Bahrain is approaching the end of a ten-day holiday to celebrate both its National Day and Eid Al Adha, which has seen tragedy as well as joy. December 16 is Bahrain’s National Day, and the following day celebrates the King’s accession to the throne (عيد الجلوس), but it is also a day on which the opposition mark ‘Martyrs’ Day’, commemorating the people who died during the 1990s while fighting for political reform. During demonstrations this year one man died, creating another ‘martyr’, and increasing tension on the streets of the kingdom.
Celebration of the nation
We start on a positive note, however, with a photo from Ammaro showing some festive lighting on the occasion of National Day:
Photo credit: Ammaro.com
Shaima Al Watani expresses her love of Bahrain:
خلجات كثيرة تعتمر في صدري .. فاليوم يوم الوطن .. يوم الأرض التي ولدنا عليها .. ونموت عليها ..
Many emotions fill my heart…Today is the day of the nation…The day of the land on which we were born…and on which we will die…
Plus ça change?
Not everyone is experiencing such intense emotion; LuLu is apparently stuck in a rut:
Happy National Day
Happy Coronation Day
Condolences on Martyrs Day
THIRTY-SIX Years later, I turn to the TV to watch our leaders give the same old speech, I wait a bit longer to watch the same old national dance, I get on youtube to watch the same old protest video, then I turn to our good old online discussion forums to read the same arguments over and over. It then hits me that, as part of the silent majority, my main concern is for the 10-day vacation. I also realize then that I have nothing to do those ten days except blog…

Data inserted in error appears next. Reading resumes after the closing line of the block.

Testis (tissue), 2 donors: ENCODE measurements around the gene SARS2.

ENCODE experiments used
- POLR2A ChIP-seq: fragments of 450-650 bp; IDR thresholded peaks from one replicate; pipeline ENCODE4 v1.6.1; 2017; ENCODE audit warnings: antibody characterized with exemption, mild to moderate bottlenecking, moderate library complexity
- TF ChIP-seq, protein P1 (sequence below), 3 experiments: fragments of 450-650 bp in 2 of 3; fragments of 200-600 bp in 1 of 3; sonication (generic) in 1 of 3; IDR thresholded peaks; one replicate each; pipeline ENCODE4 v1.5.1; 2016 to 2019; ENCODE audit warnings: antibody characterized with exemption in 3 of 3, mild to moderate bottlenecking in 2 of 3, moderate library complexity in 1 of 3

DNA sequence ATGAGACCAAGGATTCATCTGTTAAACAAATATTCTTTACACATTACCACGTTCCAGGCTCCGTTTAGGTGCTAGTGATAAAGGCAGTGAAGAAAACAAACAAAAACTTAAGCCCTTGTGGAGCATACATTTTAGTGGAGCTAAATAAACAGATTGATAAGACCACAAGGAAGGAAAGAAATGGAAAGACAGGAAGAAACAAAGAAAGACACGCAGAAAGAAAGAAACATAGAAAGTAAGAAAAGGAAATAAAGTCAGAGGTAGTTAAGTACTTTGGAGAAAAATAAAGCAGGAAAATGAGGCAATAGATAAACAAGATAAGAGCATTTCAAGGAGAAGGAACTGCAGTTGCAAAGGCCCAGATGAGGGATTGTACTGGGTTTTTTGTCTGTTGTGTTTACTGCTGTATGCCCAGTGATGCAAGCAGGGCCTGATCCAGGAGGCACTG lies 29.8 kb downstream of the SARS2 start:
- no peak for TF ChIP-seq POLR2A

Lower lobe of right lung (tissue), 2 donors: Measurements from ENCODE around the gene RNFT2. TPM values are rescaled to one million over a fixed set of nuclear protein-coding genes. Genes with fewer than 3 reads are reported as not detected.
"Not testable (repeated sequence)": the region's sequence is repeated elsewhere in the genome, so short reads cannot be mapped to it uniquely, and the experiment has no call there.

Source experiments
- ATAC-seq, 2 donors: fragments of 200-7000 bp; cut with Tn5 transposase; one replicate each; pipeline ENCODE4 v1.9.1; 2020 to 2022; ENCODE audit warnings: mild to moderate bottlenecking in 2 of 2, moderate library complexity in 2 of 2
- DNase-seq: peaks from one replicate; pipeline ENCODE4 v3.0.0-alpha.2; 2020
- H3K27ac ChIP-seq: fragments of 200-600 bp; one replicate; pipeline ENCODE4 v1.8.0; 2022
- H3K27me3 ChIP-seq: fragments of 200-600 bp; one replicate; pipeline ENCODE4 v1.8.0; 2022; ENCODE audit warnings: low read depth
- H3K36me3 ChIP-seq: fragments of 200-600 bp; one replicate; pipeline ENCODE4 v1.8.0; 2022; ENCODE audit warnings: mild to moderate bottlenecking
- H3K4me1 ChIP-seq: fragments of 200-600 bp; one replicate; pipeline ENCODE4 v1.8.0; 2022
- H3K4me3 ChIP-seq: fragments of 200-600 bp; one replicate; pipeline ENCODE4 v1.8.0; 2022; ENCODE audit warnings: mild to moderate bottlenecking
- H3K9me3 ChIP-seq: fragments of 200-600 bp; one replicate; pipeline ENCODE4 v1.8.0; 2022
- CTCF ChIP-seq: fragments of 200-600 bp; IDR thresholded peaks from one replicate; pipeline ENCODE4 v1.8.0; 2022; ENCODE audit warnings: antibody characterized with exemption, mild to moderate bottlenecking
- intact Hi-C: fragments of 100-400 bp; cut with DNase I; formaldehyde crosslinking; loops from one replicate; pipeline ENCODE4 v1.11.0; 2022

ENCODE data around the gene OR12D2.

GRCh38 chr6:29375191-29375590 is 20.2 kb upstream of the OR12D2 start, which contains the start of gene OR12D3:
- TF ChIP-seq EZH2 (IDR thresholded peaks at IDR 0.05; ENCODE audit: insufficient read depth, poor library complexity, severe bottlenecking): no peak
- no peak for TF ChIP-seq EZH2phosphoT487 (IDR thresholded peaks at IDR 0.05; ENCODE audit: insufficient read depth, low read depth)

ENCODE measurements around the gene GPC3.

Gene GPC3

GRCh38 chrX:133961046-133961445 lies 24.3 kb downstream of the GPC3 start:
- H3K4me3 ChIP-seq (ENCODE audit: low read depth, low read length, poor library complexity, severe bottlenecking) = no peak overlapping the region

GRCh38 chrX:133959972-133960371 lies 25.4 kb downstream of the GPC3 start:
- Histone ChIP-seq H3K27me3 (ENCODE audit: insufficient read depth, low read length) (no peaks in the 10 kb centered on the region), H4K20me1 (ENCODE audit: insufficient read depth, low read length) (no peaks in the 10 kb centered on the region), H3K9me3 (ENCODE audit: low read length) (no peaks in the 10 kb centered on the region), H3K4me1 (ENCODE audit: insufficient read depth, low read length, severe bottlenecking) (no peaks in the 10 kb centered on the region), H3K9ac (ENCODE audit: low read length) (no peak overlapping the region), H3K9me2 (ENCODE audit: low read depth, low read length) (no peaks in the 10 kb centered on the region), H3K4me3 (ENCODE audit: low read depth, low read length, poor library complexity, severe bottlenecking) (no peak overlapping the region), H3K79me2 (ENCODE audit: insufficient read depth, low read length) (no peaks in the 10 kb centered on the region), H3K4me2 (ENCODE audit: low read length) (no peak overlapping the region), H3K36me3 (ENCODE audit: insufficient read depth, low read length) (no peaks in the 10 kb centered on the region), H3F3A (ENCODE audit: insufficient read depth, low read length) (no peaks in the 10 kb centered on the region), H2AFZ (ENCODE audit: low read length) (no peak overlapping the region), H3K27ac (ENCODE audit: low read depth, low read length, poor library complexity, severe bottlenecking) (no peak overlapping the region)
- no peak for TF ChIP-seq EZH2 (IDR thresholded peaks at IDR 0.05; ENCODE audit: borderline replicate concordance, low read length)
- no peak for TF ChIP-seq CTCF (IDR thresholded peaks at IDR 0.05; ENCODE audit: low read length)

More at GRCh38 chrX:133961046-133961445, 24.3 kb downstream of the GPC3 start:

So how do you feel today?
Father of the nation
By coincidence, this week also saw the first anniversary of the death of Sheikh Abdul Amir Al Jamri, the ‘spiritual leader’ of Bahrain's Shia population and of the political uprising during the 1990s. Samia Hassan addresses him:
معذرةًً أيها الشيخ.. هذه الجزيرة لا تزال تشتاق لقرص الحرية..
Apologies, oh Sheikh… This island is still craving the taste of freedom…
Maroon Al Ras gives some background to ‘Martyrs’ Day':
الجدير بالذكر أن 17 ديسمبر من كل عام، هو يوم الشهداء في البحرين، ففيه سقط أول شهيدين في انتفاضة التسعينات، وهما: هاني خميس، وهاني الوسطي رحمهما الله تعالى
One should note that December 17 of each year is Martyrs’ Day in Bahrain, on which the first martyrs of the uprising of the nineties fell, namely Hani Khamis and Hani Al Wasti, may they rest in peace.
Lizardo is uncompromising:
We’re not forgetting or forgiving
its not our right anyway
there is a right and it should go back to its owner
for Bahrain for the land
for our heros
Hayat remembers those who died:
في السابع عشر من الشهر الجاري احتفى بعض الأخوة بعيد الشهداء .. شهداء الوطن الذين سطروا أروع التضحية و الفداء من أجل وطن حر ينعم مواطنيه بحقوقهم و حريتهم…
On the seventeenth of this month some brothers marked Martyrs’ Day… Martyrs of the nation who made the most glorious sacrifice for the sake of a free nation whose citizens enjoy their rights and freedom…
Mohammed AlMaskati is also grateful:
ستظل دماء شهدائنا تروي شجرة الحرية، وستظل ذكراهم تبقى في قلوبنا و عقولنا
The blood of our martyrs will continue to water the tree of freedom, and their memory will remain in our hearts and minds…
During demonstrations on ‘Martyrs’ Day’, one of the demonstrators died; Mahmood’s Den was the first English blog to report the news:
I’ve just received a report that a Ali Jassim Mohammed, a 31 year old, was taken to the International Hospital about two hours ago in an unconscious state due to tear-gas exposure fired at a demonstration in Jidd Haffs.